Sellers of bonds backed by mortgages and auto loans would have to give investors details including the borrowers’ income and credit scores under rules the U.S. Securities and Exchange Commission is poised to consider, according to two people briefed on the plan.
The SEC will vote tomorrow on the final rules, which were mandated by the Dodd-Frank Act after investors were burned by soured debt sold by Wall Street before the 2008 credit crisis. The biggest sellers of asset-backed securities include Bank of America Corp. (BAC:US), JPMorgan Chase & Co. (JPM:US), Deutsche Bank AG, Citigroup Inc. (C:US) and Goldman Sachs Group Inc. (GS:US)
Securities backed by loans for houses, autos and commercial real estate would fall under the rules, which require more extensive disclosure to bond buyers than the SEC’s initial 2010 plan, said the people, speaking on condition of anonymity because the details aren’t public.
An SEC spokeswoman, Gina Talamona, declined to comment on the rules.
Malaysia Takes Lead Protecting Shariah Deposits
Malaysia is taking the lead in the Islamic banking world by tightening the classification of deposits and offering government guarantees to protect savers.
Shariah-compliant lenders have until June to comply with the Islamic Financial Services Act 2013 giving investors the option to choose how their cash is used. The measure is aimed at increasing transparency for customers who may want to put money either in safer deposits or free it up for investment under laws that prohibit interest payments and encourage risk sharing.
The act may affect the level of deposits in the short term as it will take time for customers to familiarize themselves with the ruling, according to CIMB Islamic Bank Bhd., which has complied with the new regulation and saw growth ease to 7 percent in 2013 from 15 percent a year earlier.
Bank Negara Malaysia is the first monetary authority in the world to implement such a rule for Islamic banks as it seeks to enhance its status as a Shariah financing hub.
Separately, Egypt is seeking to revive efforts to issue bonds that adhere to Islam’s ban on interest a year after the overthrow of the Muslim Brotherhood-led government derailed plans for a debut sovereign sale.
The Egyptian Financial Supervisory Authority, the country’s market regulator, last week sent a draft sukuk law to the Ministry of Investment for approval, proposing to cancel regulations from 2013 and set up new rules for the sale of Islamic bonds.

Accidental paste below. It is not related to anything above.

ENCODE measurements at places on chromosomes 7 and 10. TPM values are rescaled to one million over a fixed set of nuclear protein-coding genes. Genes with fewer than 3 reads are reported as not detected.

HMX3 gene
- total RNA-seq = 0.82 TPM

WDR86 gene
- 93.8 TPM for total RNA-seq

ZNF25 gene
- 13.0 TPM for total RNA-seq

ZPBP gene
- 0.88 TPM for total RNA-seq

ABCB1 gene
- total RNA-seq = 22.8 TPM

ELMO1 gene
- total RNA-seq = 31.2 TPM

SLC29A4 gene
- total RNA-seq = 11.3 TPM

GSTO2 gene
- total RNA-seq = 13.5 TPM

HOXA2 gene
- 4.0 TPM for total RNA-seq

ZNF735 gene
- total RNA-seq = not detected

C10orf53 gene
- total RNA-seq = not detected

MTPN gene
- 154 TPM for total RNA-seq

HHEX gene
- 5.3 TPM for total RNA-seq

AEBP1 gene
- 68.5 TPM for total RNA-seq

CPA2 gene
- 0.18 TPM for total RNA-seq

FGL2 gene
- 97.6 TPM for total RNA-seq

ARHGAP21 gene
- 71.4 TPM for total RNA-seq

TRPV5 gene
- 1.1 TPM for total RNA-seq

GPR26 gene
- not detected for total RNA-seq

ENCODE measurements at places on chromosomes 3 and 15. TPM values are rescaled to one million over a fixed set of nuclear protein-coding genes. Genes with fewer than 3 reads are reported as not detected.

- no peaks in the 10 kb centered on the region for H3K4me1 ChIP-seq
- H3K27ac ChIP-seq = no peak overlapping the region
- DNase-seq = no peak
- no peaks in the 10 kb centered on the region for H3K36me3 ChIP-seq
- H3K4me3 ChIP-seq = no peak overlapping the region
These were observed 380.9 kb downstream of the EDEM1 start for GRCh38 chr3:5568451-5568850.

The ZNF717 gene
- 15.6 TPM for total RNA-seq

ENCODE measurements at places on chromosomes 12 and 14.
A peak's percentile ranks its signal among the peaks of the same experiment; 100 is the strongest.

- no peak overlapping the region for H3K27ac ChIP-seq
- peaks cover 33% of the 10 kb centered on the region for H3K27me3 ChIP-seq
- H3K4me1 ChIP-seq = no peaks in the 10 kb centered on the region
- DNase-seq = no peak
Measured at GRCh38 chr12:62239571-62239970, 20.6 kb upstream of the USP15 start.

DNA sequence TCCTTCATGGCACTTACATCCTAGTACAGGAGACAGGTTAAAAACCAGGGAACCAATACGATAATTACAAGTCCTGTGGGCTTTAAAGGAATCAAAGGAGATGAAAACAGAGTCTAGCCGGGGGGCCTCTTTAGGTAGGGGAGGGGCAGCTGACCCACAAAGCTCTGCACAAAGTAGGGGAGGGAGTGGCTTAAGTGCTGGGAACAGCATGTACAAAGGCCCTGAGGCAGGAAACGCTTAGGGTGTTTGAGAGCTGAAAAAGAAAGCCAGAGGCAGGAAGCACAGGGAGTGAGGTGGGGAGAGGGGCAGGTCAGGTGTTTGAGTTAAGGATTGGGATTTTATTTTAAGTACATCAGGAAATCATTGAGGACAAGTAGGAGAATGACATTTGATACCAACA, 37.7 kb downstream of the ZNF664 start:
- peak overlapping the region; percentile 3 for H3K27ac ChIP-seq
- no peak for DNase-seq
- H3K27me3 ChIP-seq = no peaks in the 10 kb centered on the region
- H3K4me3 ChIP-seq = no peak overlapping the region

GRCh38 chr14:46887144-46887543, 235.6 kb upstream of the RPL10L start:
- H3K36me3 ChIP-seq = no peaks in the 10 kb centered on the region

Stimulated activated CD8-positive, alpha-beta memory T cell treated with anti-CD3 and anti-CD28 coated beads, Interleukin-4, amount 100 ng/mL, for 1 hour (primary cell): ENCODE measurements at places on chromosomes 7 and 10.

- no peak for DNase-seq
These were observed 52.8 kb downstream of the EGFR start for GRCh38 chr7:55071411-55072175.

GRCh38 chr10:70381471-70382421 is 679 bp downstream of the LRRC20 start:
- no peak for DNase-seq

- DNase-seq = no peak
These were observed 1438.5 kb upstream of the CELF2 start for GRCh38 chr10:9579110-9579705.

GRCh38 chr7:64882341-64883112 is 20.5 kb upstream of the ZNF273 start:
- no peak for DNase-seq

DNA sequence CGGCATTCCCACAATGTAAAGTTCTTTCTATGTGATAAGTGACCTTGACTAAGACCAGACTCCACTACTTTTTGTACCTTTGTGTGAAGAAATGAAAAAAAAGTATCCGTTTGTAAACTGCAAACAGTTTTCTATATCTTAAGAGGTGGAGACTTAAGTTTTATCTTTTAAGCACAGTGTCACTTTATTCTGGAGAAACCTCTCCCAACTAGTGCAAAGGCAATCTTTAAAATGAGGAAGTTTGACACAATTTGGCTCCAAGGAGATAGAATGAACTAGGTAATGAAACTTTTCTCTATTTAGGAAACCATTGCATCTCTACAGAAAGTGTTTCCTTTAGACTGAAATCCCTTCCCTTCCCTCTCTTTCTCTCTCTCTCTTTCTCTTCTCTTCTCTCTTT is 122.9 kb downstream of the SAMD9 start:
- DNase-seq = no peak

Establishing an Islamic finance regime may help Egypt and its companies tap Shariah-compliant investors as confidence in the nation’s ability to repay its debt rises.
Coca-Cola Faces Preliminary Swiss Probe Over Parallel Imports
The Swiss competition authority opened a preliminary probe into whether The Coca-Cola Co. (KO:US)’s local unit blocked parallel imports to Switzerland, said Kenji Izumi, an official at the authority.
Weko, as the authority is known in German, is gathering facts and will open an investigation if the evidence warrants one, Izumi said in a phone interview.
Coca-Cola’s Swiss unit may have had agreements with Coca-Cola units in Germany, Austria, Italy and France to prevent them from selling cheaper supplies to Swiss distributors, AWP newswire said yesterday.
Denner AG, which owns and manages retail food stores in Switzerland, has imported Coke bottles from Czech Republic since the start of the year, the news service reported.
Coca-Cola’s Swiss office in Bruettisellen didn’t immediately respond to requests for comment about the preliminary probe.
Comings and Goings
CFTC Names Kirkpatrick to Head Office of the Secretariat
The Commodity Futures Trading Commission named Christopher J. Kirkpatrick to lead the Office of the Secretariat, the agency said in a statement.
The Office of the Secretariat manages how matters are brought before the commission for consideration and action as it continues to implement the Dodd-Frank Act. Kirkpatrick also will be responsible for maintaining the commission’s records.
Kirkpatrick joined the commission in February 2013. He previously was an attorney-adviser for the U.S. Chemical Safety and Hazard Investigation Board.
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